Technology and
Covert Operations

by John Murray

Covert Operations has
long relied on a mix of the most current technology available, and the need for
an “old-school,” hands-on approach. No covert operative worth his salt would
rely entirely on technology, as opening up an operation to an easy hack is
almost the first danger one is warned against in training. I ran an organization
within the world of covert operations for almost four decades, and in my time,
from the early the 1970s until about 10 years ago, much changed, certainly. But
many of the tried and true methods are not only still in use today, but they
have become even more important to catching shadows and to remaining under the
radar of both the shadow world and the high-profile, legitimate, policing
forces, both of which are key for a covert operative to avoid.

Due to the need to leave
as little footprint, digital or literal, as possible at all times, in fact
covert operations are now looking more to the past than to the future. Hiding
in plain sight is still the most effective disguise in this business. Now that
everyone and their mother has a camera in hand, just walking down the street
has become a movie production, and constantly being on camera certainly makes
flying under the radar harder. But, today, as in past decades, it still works
pretty darn well to put on a fake beard and a hat. Facial recognition software
still has a hard time with this low-brow defense. Also, given that hardly
anyone is familiar any longer with old codes, writing in short-hand, or sending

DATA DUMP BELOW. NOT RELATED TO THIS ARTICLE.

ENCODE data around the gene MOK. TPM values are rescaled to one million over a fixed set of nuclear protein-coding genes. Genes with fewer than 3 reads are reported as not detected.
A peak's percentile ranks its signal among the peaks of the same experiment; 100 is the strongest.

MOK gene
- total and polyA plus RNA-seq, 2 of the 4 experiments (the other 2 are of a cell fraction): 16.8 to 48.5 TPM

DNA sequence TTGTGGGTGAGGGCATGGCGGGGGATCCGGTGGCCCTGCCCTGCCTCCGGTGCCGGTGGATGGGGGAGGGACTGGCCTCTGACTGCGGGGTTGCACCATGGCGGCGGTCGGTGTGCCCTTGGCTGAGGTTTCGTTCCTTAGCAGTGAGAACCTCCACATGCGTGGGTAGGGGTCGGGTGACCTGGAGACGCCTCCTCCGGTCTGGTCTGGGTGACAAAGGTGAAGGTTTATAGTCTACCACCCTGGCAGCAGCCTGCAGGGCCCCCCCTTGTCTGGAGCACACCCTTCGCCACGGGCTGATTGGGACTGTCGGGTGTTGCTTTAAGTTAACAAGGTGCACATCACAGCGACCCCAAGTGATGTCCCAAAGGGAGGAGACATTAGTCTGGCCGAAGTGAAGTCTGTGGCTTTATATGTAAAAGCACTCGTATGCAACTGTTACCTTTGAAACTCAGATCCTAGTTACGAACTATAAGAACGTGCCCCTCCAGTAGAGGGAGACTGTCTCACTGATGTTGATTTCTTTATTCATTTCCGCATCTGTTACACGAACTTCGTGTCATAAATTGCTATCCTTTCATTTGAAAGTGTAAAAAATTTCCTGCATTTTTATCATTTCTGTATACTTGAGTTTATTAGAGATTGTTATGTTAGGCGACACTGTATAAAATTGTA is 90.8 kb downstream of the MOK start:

a message in Morse Code, these old tricks of the trade have become more useful
recently. And, seduction is still the most common form of infiltration, into
organizations on either side of the coin. That said, of course, there are some
great advantages to the new technologies that have sprung up in the past couple
of decades. Advancements in DNA testing, for instance, would make identifying
both victims and perpetrators quicker, easier, and more certain, which is a
huge advantage over our past methods. All in all, however, I’m not so sure I’d
be as willing to sign on to that life anew given the difficulties facing my
kind of work with today’s technologies.

Most of the best
technologies currently in use in my field, advancements in communication,
transportation, and identification, were all existent in my day; they have only
become faster, smarter, and more sensitive with new development. For instance,
heat sensors have always been a great technology for the covert operative.
Today we may be able to bounce the sensor technology through a satellite to
determine how many live bodies are in a room halfway around the world, but
frankly, in the 1970s we could still do the same thing, we just had to hop on a
plane first. Drones are also an undeniable advantage of modern technology. To
be able to fly a camera into a restricted zone and see the feedback in real
time is something I sure would have liked to have been able to do on multiple
occasions over my career. That said, we did have “fly-on-the-wall” cameras and
recording equipment, we just had to gain access to the space we wanted to bug.
It was harder and riskier, for certain, and my job would have been much easier
with this technology, but we managed. However, we certainly never had an